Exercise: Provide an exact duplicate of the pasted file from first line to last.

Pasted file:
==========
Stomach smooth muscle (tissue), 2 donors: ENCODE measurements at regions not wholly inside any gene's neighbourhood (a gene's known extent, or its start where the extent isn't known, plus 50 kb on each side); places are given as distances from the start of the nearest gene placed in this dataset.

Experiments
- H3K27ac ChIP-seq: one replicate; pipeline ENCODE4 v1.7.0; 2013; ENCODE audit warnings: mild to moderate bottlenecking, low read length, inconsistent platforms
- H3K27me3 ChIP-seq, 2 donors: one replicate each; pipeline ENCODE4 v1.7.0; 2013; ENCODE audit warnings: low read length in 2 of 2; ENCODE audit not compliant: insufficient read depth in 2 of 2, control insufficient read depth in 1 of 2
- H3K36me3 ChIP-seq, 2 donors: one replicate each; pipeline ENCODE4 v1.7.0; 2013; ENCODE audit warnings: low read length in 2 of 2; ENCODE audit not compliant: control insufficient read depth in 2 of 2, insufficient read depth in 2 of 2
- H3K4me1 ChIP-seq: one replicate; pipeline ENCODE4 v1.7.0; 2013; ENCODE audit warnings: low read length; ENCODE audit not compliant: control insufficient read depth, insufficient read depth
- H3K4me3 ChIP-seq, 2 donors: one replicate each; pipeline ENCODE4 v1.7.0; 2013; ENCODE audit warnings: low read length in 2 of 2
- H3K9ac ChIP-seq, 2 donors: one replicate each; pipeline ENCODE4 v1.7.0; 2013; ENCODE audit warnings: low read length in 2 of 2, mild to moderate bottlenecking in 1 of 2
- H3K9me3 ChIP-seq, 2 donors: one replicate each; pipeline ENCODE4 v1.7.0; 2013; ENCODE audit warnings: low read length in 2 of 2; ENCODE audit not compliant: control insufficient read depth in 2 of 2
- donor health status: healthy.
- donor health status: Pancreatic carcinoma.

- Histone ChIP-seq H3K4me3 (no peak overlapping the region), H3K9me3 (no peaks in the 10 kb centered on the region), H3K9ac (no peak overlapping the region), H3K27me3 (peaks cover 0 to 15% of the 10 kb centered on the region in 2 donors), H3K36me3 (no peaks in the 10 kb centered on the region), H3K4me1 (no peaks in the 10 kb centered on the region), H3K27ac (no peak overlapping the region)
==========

Stomach smooth muscle (tissue), 2 donors: ENCODE measurements at regions not wholly inside any gene's neighbourhood (a gene's known extent, or its start where the extent isn't known, plus 50 kb on each side); places are given as distances from the start of the nearest gene placed in this dataset.

Experiments
- H3K27ac ChIP-seq: one replicate; pipeline ENCODE4 v1.7.0; 2013; ENCODE audit warnings: mild to moderate bottlenecking, low read length, inconsistent platforms
- H3K27me3 ChIP-seq, 2 donors: one replicate each; pipeline ENCODE4 v1.7.0; 2013; ENCODE audit warnings: low read length in 2 of 2; ENCODE audit not compliant: insufficient read depth in 2 of 2, control insufficient read depth in 1 of 2
- H3K36me3 ChIP-seq, 2 donors: one replicate each; pipeline ENCODE4 v1.7.0; 2013; ENCODE audit warnings: low read length in 2 of 2; ENCODE audit not compliant: control insufficient read depth in 2 of 2, insufficient read depth in 2 of 2
- H3K4me1 ChIP-seq: one replicate; pipeline ENCODE4 v1.7.0; 2013; ENCODE audit warnings: low read length; ENCODE audit not compliant: control insufficient read depth, insufficient read depth
- H3K4me3 ChIP-seq, 2 donors: one replicate each; pipeline ENCODE4 v1.7.0; 2013; ENCODE audit warnings: low read length in 2 of 2
- H3K9ac ChIP-seq, 2 donors: one replicate each; pipeline ENCODE4 v1.7.0; 2013; ENCODE audit warnings: low read length in 2 of 2, mild to moderate bottlenecking in 1 of 2
- H3K9me3 ChIP-seq, 2 donors: one replicate each; pipeline ENCODE4 v1.7.0; 2013; ENCODE audit warnings: low read length in 2 of 2; ENCODE audit not compliant: control insufficient read depth in 2 of 2
- donor health status: healthy.
- donor health status: Pancreatic carcinoma.

- Histone ChIP-seq H3K4me3 (no peak overlapping the region), H3K9me3 (no peaks in the 10 kb centered on the region), H3K9ac (no peak overlapping the region), H3K27me3 (peaks cover 0 to 15% of the 10 kb centered on the region in 2 donors), H3K36me3 (no peaks in the 10 kb centered on the region), H3K4me1 (no peaks in the 10 kb centered on the region), H3K27ac (no peak overlapping the region)